Missing Nothing

When Johann Sebastian Bach died in 1750, he wasn’t thought of as an especially brilliant composer, and within a few years of his death, he and his music were largely forgotten. But in 1823, seventy-three years after his death, a German woman named Bella Salomon presented a birthday gift to her fifteen-year-old grandson, Felix. The gift was a manuscript score of Bach’s St. Matthew’s Passion, which put to music the story of the death, crucifixion, and resurrection of Christ. Although essentially unknown at that time, the music so captivated young Felix that he dreamt grandly of its performance.

It took Felix Mendelssohn the next five years of his young life to arrange, organize, and prepare the Passion to be performed at Berlin’s Singakademie on March 11, 1829. To say it was well received would be an understatement. It led not only to a revival but to a complete reevaluation of Bach’s works, first in Germany and then in Europe, until Bach’s significance was recognized not just as genius but as virtually unparalleled in history the world over. Even now, some of our greatest musicians like the cellist Yo-Yo Ma rightly ask, what power did Bach possess that, even after 300 years, his music continues to help us through troubled times?

I want to suggest an answer—an answer that may help us navigate not just this challenging season but any subsequent period of trial and difficulty ahead. For as the world rediscovered Bach, it also saw that before writing even a single note of a new composition, at the top of the first page Bach would first write the letters “JJ,” which stood for Jesu Juva, Latin for “Jesus, help.” The music would then begin to pour from his soul until, at the end of each composition, he’d write at the bottom of the score the letters “SDG,” Soli Deo Gloria, Latin for “Glory to God alone.”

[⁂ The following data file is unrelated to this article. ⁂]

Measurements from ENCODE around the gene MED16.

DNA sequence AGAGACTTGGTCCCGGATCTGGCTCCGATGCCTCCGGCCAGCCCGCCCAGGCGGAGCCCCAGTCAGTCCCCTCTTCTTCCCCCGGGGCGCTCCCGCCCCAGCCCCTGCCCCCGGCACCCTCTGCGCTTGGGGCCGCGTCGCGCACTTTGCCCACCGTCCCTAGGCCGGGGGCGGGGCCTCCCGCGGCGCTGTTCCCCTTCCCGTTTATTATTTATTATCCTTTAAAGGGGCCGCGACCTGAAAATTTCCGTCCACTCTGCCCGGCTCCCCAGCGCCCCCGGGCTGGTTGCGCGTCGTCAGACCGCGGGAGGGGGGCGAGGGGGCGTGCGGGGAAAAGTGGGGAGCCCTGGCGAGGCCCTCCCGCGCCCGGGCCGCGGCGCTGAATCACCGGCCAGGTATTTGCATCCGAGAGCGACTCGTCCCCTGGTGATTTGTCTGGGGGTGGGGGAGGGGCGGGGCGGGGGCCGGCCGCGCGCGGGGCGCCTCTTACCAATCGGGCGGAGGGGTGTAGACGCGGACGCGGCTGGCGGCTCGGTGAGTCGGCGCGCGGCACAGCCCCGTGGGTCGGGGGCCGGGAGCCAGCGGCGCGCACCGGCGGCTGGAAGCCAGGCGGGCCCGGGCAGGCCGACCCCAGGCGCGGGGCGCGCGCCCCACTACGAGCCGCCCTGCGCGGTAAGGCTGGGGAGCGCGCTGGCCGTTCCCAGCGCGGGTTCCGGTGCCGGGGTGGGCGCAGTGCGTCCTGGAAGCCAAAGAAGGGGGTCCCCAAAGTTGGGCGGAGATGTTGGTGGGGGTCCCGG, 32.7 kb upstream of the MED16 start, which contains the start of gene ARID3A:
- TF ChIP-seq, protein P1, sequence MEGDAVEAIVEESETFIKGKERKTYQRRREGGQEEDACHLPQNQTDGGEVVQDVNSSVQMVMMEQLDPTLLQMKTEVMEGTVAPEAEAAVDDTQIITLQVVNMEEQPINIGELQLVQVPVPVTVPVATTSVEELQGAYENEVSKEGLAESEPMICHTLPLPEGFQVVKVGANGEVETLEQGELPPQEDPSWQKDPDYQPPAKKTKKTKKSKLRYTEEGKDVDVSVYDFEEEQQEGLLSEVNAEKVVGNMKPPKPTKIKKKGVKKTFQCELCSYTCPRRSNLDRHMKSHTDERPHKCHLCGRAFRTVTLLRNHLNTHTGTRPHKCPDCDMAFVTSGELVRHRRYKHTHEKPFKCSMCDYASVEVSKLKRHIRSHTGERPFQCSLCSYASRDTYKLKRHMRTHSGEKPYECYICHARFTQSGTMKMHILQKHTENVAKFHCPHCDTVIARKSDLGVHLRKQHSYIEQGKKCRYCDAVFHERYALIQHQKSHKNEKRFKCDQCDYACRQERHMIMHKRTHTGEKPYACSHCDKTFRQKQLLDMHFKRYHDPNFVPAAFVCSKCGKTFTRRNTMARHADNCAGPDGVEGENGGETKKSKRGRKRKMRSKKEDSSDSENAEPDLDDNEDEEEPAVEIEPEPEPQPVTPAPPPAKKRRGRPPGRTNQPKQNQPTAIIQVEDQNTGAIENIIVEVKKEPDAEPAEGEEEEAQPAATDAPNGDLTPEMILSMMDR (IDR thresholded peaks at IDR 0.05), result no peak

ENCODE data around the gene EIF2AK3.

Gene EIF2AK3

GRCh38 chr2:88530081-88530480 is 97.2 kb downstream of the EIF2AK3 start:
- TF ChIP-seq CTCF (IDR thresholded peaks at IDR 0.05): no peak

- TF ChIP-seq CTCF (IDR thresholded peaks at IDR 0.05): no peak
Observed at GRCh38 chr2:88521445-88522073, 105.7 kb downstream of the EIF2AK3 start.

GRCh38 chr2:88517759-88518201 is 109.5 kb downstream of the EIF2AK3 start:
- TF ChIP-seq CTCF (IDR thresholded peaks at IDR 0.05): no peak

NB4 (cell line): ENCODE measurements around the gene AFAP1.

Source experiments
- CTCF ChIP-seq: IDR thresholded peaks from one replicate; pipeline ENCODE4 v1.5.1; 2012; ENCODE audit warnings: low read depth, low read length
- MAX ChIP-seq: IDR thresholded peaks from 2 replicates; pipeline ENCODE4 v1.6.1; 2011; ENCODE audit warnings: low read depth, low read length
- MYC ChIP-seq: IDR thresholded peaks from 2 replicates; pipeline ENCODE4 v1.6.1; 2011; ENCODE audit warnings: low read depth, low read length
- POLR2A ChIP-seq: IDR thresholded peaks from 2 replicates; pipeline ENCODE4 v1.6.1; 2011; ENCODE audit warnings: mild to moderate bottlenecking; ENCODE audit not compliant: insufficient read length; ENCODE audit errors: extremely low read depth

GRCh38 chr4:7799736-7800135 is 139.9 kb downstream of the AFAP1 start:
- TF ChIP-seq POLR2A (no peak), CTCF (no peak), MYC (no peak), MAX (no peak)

What if we prayed these two phrases or even wrote them down at the beginning and end of every day? What if we asked for Christ’s help every morning and then sanctified the day’s work to God’s glory every evening as we close our eyes? And what if, between these two moments of devotion, we asked God for the eyes, the ears, and the heart to see, hear, and feel what genius, what comfort, and what beauty we might be missing all around us? Like Bach’s music before Mendelssohn had rediscovered it, what richness might we be missing simply because we’re not paying close enough attention, not looking the right way, or have simply forgotten it?

God is all around us, broadcasting wisdom, solace, grace, and love in all the ways an invisible God can. Through open lines of prayer. Through the guidance of conscience. By tapping us on the shoulder with the close connections of family and friendship. With the revelation of all sorts of Scripture—stories, songs, poetry, history. God is in the sonic architecture of music, in the colors of the rolling sea, and in the ripples of wispy clouds at dawn. In the bonding of teammates contending fairly on the field of sport. In the contours of soaring buildings. In the color and genius of art and artists. In the drama of film. In the lessons of literature. In the wholesome feeling we get when we cross the street and serve those in need. In the sacred. In the mundane. In the profane.

Let’s take some deep breaths. Listen for God cutting through the “whirlwind of these days” (to quote The Killers). What is it that we might have forgotten, overlooked, or just plain missed? Don’t turn away. Eternity is broadcasting.

This post originally appeared in Let It Be Said We’ve Bourne It Well: Following God in the Time of COVID-19 by Gregory Funderburk.

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